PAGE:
By JP Floru
Britain may have been declared open for business, but according to today’s FT hedge funds are leaving as fast as they can (£). And it’s not just financial companies. Back in December Cadbury announced that it is moving its headquarters to Switzerland. In February Pfizer announced it was closing its research factory in Sandwich because it is no longer competitive. The largest leavers of 2010 include: WPP, Shire, Informat, Aberdeen Asset Management, Ineos Runcorn UK, Hendersons Ireland, Charter, Regus, Brit Insurance, Wolsely, McDonalds (European HQ), UBM, Kraft Foods, Gallaher, Experian, Catlin, Hiscox and Shell. In 2010 a survey by HM Customs & Excise showed that one in five UK companies have considered leaving the UK for tax purposes.
Up in the Alps, they are laughing their heads off. Well, not everyone: the international School in Geneva has twice the number of applications as there are vacancies; and there is now an acute shortage of detached houses. In mid February David Hiler, Geneva Finance Minister, told the British-Swiss Chamber of Commerce: "We won't tell people not to come, but there is no more space". Many hedge funds are apparently moving to Malta. Monaco recently introduced legislation especially to attract hedge funds.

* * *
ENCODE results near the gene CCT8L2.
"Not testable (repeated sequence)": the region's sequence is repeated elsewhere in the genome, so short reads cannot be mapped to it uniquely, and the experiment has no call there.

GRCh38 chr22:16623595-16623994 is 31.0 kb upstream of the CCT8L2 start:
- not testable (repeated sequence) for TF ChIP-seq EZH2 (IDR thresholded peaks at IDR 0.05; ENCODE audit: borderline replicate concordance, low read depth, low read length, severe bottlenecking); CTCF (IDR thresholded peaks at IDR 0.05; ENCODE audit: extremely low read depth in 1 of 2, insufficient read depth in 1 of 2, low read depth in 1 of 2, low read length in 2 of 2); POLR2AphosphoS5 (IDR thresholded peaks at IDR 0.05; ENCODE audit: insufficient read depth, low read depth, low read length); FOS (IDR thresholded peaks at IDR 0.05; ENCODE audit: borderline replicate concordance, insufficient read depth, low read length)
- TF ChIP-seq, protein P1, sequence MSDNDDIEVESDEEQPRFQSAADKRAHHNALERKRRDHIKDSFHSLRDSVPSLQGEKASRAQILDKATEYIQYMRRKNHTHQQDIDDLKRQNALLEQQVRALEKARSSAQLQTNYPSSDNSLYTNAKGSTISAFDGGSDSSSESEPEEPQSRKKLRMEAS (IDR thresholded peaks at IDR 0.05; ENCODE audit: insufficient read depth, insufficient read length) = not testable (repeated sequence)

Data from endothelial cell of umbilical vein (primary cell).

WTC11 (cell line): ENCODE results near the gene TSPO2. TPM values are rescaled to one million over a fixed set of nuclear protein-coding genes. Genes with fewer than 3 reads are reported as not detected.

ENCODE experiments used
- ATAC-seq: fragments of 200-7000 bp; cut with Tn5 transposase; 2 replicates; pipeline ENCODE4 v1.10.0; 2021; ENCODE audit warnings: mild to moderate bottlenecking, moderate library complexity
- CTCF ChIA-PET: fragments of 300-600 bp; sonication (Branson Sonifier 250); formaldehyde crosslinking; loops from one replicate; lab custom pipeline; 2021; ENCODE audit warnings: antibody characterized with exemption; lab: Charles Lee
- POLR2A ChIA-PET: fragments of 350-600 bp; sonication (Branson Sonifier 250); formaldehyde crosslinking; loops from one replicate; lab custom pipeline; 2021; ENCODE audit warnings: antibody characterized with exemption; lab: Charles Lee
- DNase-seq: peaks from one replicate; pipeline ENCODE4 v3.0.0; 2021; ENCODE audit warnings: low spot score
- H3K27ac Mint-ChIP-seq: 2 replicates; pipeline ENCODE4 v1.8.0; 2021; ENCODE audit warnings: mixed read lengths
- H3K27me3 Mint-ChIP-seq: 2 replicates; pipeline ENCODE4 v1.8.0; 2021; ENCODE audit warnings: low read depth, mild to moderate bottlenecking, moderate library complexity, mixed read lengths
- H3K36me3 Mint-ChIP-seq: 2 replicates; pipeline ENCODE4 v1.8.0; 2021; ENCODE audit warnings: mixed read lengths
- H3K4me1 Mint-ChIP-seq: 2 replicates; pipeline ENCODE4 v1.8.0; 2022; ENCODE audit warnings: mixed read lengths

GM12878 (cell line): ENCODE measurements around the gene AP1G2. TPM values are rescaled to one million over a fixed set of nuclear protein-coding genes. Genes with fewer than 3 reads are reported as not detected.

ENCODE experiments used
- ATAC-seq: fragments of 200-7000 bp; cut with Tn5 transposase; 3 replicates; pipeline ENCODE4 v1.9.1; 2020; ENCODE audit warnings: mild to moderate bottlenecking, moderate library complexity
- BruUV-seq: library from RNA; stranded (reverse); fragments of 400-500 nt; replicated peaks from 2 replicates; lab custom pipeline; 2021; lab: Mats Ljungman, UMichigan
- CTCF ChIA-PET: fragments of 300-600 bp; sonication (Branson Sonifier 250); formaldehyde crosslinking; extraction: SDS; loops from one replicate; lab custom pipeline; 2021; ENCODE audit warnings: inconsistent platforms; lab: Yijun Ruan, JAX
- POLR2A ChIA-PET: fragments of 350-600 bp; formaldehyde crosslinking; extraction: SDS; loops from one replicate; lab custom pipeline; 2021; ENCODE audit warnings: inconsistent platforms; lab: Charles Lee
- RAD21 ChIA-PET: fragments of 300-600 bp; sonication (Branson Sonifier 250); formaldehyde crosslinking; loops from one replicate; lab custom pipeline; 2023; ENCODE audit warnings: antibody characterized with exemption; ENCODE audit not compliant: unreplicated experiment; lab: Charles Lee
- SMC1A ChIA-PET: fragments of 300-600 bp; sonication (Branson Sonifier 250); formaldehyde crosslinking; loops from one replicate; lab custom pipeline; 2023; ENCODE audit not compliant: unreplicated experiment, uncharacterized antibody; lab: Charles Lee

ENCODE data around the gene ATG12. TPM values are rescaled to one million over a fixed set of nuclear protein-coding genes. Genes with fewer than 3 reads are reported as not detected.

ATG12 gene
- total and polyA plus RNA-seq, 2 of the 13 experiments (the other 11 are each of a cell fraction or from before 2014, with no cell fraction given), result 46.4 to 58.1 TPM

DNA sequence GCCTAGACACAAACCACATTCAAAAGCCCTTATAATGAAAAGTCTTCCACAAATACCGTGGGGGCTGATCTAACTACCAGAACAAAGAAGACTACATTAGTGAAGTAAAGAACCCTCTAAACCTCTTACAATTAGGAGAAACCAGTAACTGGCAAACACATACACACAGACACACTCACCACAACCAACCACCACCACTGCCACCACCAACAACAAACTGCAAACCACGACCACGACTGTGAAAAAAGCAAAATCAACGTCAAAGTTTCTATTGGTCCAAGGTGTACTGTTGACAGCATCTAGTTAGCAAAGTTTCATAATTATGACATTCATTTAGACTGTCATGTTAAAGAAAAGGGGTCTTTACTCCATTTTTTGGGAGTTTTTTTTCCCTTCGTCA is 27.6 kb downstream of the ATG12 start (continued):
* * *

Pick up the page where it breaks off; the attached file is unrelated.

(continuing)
So, I have to raise a question, which I thought I would never ask in my life: What Is The Government Going To Do About This? Is it in Britain’s interest to see the tax take drop? Is there any difference between some politicians’ stated aim of wanting to refocus the economy away from the financial sector, and the disastrous policy of “picking winners” in the past? Remember how those "winners" invariably turned out to be losers?
To be fair, the Coalition has tried. They cut corporation tax and are introducing a one-in-one-out system for new regulations which impose costs on businesses. Other measures are in the pipeline. But is that sufficient, in the light of the hedge funds’ flight?
The hedge funds’ flight is mainly caused by European, rather than UK regulations. The nefarious effect of the Directive on Alternative Investment Fund Managers is well-documented.
Then the question remains: why did we agree to those? When will we bring the perpetuum mobile of EU power grabbing to a halt? Or are we still in the good old sclerotic Foreign Office mindset of “any agreement is better than no agreement at all”? Where is the handbag?
The only positive side to this is that I am looking forward to enjoying some friends’ guest rooms in sunny Malta.